New research from MONEY evaluated the quality of life in 583 major communities across the U.S. to determine their list of the best places to live. Crime, household income, cost of living, education, amenities, and diversity were all key to determining the quality of life in a community.  Frisco, Texas; Ashburn, Virginia; Carmel, Indiana; Ellicott City, Maryland; and Cary, North Carolina top the list of best communities in the U.S.

At Branded, we were curious how our community members feel about life in their communities. Do our users think the quality of life in their neighborhood is better or worse than other neighborhoods across the country? We conducted a poll of our community and asked our users how they feel quality of life in their communities compares to other neighborhoods. Our poll was conducted on September 8, 2018, and 15,689 users responded.

Overall, 28 percent of our users feel that quality of life in their community is better than other neighborhoods, while 61 percent feel they live in an average community and 11 percent say the quality of life in their community is worse than other neighborhoods.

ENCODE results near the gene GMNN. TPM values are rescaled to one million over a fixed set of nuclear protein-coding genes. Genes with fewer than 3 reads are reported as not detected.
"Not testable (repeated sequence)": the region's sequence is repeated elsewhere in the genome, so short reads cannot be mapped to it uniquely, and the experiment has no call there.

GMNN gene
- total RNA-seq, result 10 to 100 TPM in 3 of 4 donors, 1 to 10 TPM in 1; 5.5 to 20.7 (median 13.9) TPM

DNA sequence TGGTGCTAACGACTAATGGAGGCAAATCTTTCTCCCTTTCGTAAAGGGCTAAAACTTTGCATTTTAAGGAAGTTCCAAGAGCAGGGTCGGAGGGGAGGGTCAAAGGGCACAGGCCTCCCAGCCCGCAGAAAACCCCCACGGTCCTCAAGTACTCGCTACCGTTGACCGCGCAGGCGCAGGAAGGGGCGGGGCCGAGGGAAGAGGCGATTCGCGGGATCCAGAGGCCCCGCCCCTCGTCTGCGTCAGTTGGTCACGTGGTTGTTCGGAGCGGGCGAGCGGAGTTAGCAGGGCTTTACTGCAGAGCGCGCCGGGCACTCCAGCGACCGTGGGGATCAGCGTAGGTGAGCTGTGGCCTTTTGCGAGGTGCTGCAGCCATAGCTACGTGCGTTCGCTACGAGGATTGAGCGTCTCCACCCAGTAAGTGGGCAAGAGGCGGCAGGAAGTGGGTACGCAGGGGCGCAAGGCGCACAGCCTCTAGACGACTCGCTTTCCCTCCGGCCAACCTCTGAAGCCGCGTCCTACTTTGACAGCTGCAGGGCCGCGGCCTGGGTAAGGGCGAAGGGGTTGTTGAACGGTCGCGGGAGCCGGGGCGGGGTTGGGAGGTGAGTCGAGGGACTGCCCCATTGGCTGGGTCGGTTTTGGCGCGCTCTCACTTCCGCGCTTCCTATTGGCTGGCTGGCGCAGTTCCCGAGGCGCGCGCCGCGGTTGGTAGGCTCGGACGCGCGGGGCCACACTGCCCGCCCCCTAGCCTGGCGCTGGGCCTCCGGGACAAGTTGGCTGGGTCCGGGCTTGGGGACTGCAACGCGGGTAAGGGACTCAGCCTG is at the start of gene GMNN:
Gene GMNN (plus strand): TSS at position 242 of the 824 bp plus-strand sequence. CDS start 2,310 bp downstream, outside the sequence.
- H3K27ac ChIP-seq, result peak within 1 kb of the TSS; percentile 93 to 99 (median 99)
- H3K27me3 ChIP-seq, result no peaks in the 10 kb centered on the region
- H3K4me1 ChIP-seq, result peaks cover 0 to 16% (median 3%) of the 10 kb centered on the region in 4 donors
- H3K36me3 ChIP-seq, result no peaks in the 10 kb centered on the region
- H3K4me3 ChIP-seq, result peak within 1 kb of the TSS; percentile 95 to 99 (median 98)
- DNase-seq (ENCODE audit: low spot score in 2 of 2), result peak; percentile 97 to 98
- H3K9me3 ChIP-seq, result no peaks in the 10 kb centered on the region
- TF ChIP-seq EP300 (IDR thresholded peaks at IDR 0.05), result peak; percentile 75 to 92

Quality of Life in Community Compared to Other Neighborhoods

 

Level of education and household income often dictate where consumers live. And our research revealed interesting trends by both level of education and household income. Looking at our users by level of education, 19 percent of those with a high school education say the quality of life in their community is better than other neighborhoods, compared to 24 percent of those with some college education and 37 percent of those with a college education or higher.

Among those with a college education or higher, older users have stronger positive feelings about their communities than younger users. Roughly 53 percent of the Silent Generation (age 70+), 41 percent of Baby Boomers (age 51-69), 37 percent of Gen X (age 39-50) and 33 percent of Millennials (age 22-38) feel the quality of life in their communities is better than average.

Similarly, those with higher levels of household income tend to feel better about their neighborhoods than those with lower household income levels. Among those with household income over $75,000, 43 percent of users say they feel quality of life in their communities is above average. While only 23 percent of those with household income less than $75,000 feel quality of life in their communities is better than other neighborhoods.

Among those with high household income above $75,000, 55 percent of the Silent Generation, 48 percent of Baby Boomers, 41 percent of Gen X and 39 percent of Millennials say the quality of life in their communities is better than average.